The incidence of thyroid cancer is low in most countries and varies between 1–4/100 000/year. Although the overall incidence of thyroid cancer does not vary, the ambient iodine concentration influences significantly the distribution of different histological types (papillary, follicular, anaplastic). In iodine sufficient areas the most common type is papillary whereas in iodine deficient areas the follicular type exceeds or is as common as papillary. In iodine sufficient areas papillary accounts for about 65%–80% and follicular around 15%–30% with anaplastic rarely exceeding 5%. The ratio of papillary to follicular cancer ranges from as high as 6.5 in high iodine locations to as low as 0.19 in iodine deficient regions. Special mention should be made of the now well accepted highly significant increase in the incidence of thyroid cancer resulting from the Chernobyl nuclear power station accident in 1986. The increase affected those persons who were children in 1986 and the tumours, which are often aggressive in their behaviour, are thought to be related to the huge amounts of 131I released at the time of the disaster.
While radiation exposure may be an important aetiological factor in thyroid cancer, major advances have been made in the past decade or so in the understanding of the molecular mechanisms involved in the initiation and progression of thyroid carcinoma. Genes thought to be involved in papillary and follicular carcinoma include the gsp, ret, trk, ras, met, and p53 oncogenes. Activation of the ret proto-oncogene located on chromosome 10 is critical in the initiation of papillary and medullary cancer while the p53 and N-ras may be important for progression of well differentiated thyroid carcinomas.
Treatment of differentiated thyroid cancer usually involves surgical resection of the tumour followed in many cases by radiotherapy. The measurement of serum thyroglobulin is used routinely as a tumour marker in the follow up of these patients. The thyroglobulin measurement may be subject to interference by the presence of thyroglobulin antibodies thus giving misleading clinical information (for example, assumption of remission due to false low thyroglobulin levels). If serum thyroglobulin is raised thyroxine suppressive therapy is withdrawn to allow for a radioiodine tumour localising scan to be performed.The recent advent of recombinant TSH will result in a much shorter period of hypothyroidism when thyroxine is withdrawn and thus represents a significant advance in management.
While there have been encouraging advances in understanding the aetiology and management of differentiated thyroid cancer and some progress in medullary cancer including multiple endocrine neoplasia no similar reports are available for anaplastic cancer. This tumour, although rare, is the most aggressive solid tumour known. The spindle and giant cell variants are resistant to treatment and trials of multimodal therapy are difficult because of small numbers of cases.
Multiple choice questions in thyroid disorders
1.The incidence of congenital hypothyroidism in the Western hemisphere is:
- 1:500 live births (B) 1:10 000 live births (C) 1:2000 live births (D) 1:1 000 000 live births (E) 1:4000 live births
- Amiodarone tablets contain 37% iodine by weight (B) Amiodarone induced thyrotoxicosis is common in iodine replete areas (C) Amiodarone induced hypothyroidism is common in iodine replete areas (D) The destructive thyroiditis caused by amiodarone is usually treated with antithyroid drugs (E) In amiodarone induced hyperthyroidism, clinical features may be masked by the α and β-blocking properties of the drug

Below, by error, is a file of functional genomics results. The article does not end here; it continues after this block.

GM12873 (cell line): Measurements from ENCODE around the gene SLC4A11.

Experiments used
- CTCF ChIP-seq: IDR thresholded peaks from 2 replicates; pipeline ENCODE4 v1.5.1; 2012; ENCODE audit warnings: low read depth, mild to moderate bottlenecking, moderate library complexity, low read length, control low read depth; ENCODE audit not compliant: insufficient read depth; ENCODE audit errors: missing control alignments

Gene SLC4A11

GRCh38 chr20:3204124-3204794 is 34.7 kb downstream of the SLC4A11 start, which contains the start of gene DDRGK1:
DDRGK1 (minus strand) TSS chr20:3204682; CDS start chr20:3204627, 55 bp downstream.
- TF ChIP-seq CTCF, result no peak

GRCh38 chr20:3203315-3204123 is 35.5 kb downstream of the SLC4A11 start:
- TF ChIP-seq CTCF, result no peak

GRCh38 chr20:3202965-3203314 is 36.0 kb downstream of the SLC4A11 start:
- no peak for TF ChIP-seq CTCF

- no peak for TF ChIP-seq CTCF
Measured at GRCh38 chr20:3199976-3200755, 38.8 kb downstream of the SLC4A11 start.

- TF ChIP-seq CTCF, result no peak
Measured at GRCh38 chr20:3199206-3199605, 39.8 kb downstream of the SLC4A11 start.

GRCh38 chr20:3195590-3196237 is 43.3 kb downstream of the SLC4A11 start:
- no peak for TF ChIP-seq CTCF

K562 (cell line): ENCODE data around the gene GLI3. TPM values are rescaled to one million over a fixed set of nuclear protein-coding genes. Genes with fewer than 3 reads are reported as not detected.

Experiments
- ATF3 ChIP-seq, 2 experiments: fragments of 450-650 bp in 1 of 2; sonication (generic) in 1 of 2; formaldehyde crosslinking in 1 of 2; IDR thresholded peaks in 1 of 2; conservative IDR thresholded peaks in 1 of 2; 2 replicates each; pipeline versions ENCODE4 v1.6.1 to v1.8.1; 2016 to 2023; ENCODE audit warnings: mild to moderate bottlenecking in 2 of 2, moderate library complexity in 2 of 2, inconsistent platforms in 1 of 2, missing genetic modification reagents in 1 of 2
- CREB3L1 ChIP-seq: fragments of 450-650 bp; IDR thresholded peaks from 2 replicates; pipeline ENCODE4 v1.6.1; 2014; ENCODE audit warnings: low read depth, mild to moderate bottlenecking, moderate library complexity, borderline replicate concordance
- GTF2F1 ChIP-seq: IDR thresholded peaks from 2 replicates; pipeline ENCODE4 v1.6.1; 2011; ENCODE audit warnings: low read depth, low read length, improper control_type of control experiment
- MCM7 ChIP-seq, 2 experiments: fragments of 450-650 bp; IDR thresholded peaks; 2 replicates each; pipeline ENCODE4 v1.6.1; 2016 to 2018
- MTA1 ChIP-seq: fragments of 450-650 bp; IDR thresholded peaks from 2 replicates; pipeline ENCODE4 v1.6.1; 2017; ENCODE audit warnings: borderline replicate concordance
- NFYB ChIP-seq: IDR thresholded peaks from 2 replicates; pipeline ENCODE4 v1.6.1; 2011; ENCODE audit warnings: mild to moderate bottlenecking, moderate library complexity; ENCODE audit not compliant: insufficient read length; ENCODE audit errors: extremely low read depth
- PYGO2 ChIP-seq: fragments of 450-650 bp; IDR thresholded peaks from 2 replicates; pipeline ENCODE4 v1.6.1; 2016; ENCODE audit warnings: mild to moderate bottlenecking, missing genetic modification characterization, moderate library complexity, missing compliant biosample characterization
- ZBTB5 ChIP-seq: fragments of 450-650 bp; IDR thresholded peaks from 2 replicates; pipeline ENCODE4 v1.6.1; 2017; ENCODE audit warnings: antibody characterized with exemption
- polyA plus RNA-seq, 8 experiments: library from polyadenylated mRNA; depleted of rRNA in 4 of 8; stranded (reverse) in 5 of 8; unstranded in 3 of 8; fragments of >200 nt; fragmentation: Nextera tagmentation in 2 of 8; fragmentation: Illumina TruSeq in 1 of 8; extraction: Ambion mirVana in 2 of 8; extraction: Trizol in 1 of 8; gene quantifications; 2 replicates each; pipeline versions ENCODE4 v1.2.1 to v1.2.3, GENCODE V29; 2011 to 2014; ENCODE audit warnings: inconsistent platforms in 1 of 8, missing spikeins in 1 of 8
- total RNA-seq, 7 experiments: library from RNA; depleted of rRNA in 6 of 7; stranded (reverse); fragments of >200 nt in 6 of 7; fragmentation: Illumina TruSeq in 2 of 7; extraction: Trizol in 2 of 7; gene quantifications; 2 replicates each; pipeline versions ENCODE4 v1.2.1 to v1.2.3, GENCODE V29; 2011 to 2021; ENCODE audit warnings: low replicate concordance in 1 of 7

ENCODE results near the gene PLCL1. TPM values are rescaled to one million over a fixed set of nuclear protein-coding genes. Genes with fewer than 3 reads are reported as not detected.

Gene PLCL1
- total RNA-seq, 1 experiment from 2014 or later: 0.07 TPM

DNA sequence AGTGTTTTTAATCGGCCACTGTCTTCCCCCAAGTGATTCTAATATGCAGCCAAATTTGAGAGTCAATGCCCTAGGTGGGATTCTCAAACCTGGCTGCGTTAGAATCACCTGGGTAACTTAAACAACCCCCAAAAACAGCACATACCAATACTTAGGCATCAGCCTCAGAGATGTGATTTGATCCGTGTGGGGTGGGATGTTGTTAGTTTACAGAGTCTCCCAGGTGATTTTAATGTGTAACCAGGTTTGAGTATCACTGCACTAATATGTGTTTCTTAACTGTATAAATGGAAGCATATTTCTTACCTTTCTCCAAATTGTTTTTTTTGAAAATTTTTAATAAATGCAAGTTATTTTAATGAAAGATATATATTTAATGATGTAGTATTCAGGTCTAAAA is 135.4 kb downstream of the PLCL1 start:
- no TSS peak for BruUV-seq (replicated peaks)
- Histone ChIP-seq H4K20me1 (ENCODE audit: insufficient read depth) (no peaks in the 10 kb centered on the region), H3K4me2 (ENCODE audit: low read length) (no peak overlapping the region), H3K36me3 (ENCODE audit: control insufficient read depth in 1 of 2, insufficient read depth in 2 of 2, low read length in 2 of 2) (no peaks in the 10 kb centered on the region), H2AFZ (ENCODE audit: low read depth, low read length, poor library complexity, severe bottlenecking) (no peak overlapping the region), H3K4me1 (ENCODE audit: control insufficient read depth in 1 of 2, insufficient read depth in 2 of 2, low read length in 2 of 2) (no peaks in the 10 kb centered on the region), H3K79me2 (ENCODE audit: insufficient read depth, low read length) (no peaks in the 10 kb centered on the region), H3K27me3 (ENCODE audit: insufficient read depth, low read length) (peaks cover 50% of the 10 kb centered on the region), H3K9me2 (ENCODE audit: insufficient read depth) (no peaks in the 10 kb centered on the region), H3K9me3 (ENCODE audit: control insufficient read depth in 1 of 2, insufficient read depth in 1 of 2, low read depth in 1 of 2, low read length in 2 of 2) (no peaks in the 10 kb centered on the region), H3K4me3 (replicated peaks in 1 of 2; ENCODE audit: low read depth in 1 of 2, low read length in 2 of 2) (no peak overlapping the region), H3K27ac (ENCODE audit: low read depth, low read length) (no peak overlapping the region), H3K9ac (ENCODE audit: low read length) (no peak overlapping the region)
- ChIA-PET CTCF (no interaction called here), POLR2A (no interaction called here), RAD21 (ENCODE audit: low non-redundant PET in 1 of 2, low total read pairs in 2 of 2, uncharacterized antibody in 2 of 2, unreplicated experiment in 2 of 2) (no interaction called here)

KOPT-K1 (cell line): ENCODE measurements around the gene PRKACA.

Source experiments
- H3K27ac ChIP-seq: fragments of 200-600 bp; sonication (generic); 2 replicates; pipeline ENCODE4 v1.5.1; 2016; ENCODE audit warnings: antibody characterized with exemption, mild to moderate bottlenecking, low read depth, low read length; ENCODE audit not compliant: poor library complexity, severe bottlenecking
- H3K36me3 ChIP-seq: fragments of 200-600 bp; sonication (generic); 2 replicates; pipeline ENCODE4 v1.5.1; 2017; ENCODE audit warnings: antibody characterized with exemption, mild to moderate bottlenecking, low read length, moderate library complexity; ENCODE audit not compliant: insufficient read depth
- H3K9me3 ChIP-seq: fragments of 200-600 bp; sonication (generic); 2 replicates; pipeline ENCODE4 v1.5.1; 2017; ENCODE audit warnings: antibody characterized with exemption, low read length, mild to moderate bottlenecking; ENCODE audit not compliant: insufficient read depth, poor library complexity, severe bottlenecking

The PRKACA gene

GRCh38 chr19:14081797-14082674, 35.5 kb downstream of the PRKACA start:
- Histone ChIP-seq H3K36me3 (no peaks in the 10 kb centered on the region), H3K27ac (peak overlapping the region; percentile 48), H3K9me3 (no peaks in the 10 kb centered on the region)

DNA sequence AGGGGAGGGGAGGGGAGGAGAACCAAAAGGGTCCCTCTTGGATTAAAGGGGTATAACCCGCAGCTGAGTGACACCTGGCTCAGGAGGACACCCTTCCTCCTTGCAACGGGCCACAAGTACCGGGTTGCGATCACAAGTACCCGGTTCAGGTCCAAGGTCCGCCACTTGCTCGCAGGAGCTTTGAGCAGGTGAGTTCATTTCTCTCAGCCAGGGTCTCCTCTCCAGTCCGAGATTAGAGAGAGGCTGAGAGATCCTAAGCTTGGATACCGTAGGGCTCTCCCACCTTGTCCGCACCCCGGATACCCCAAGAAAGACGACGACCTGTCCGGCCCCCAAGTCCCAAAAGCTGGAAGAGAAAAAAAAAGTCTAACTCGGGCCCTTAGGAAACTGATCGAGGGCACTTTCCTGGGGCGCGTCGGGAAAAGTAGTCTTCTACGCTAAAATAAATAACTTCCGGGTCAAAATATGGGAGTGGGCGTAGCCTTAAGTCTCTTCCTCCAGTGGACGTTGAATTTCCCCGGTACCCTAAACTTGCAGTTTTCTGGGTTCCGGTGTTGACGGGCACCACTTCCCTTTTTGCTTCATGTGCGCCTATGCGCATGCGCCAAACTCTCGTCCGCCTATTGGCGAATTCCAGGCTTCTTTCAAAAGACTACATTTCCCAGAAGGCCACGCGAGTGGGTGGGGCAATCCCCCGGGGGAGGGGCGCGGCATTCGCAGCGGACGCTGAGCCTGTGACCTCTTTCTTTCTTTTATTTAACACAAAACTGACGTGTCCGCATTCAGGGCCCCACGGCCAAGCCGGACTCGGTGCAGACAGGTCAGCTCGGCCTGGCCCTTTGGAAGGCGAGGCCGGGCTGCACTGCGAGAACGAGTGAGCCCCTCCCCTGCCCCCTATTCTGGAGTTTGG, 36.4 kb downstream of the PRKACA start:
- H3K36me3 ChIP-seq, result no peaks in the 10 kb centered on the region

3. Thyroid disease and pregnancy:
- Human chorionic gonadotrophin shows a similar β subunit with TSH (B) Fertility is impaired in women with autoimmune hypothyroidism (C) The drug of choice for treatment of hyperthyroidism in pregnancy is methimazole (D) Propylthiouracil causes aplasia cutis and embryopathy (E) In the management of Graves' hyperthyroidism in pregnancy, thyroid stimulating antibody (TsAb) levels should be checked at 36 weeks' gestation
4. Graves' disease:
- Is the commonest cause of hyperthyroidism in the UK (B) The presence of TsAb may predict relapse after treatment with antithyroid drugs (C) The remission rate of Graves' hyperthyroidism is dependent on the dose of antithyroid drugs employed (D) Agranulocytosis complicating thionamide use invariably responds to administration of granulocyte colony stimulating factor (E) The optimum initial dose of carbimazole in Graves' hyperthyroidism should not exceed 10 mg daily
5. Autoimmune thyroiditis:
- Histology shows thyroid follicles infiltrated by eosinophils (B) 5% of women with positive thyroid antibodies develop hyperthyroidism per year (C) Is clinically more common in males than females (D) Is usually associated with the presence of antithyroid peroxidase and thyroglobulin antibodies (E) May coexist with Graves' disease
6. Hypothyroidism and pregnancy:
- Hypothyroid patients who become pregnant may be required to increase their dose of thyroxine by 50 μg daily (B) Postpartum thyroiditis may present as frank hyperthyroidism (C) Depression is not a feature of postpartum thyroiditis (D) Children of poorly controlled hypothyroid mothers may have inferior psychomotor performance (E) The hypothyroidism of postpartum thyroiditis may persist in 20%–30% of cases
7. Thyroid cancer:
- The incidence in most countries varies between 1–4/100 000/year (B) Papillary cancers are the commonest variety in iodine deficient areas (C) Follicular cancers are the commonest variety in iodine sufficient areas (D) Radiation exposure may be an important aetiological factor (E) Measurement of serum thyroglobulin is used routinely as a tumour marker
8. Iodine deficiency disorders (IDD):
- IDD are not now a major world nutritional problem (B) IDD are the greatest single cause of preventable brain damage and mental retardation (C) Over a 10th of the world's population have a goitre (D) Adequate maternal thyroxine levels in the first trimester are required for fetal brain development (E) Iodine deficiency still exists in some parts of Europe
Answers: true (T)/false(F) 1. (A) F, (B) F, (C) F, (D) F, (E) T; 2. (A) T, (B) F, (C) F, (D) F, (E) T; 3. (A) F, (B) T, (C) F, (D) F, (E) T; 4. (A) T, (B) F, (C) F, (D) F, (E) F; 5. (A) F, (B) T, (C) F, (D) T, (E) T; 6. (A) T, (B) T, (C) F, (D) T, (E) T; 7. (A) T, (B) F, (C) F, (D) T, (E) T; 8. (A) F, (B) T, (C) T, (D) T, (E) T.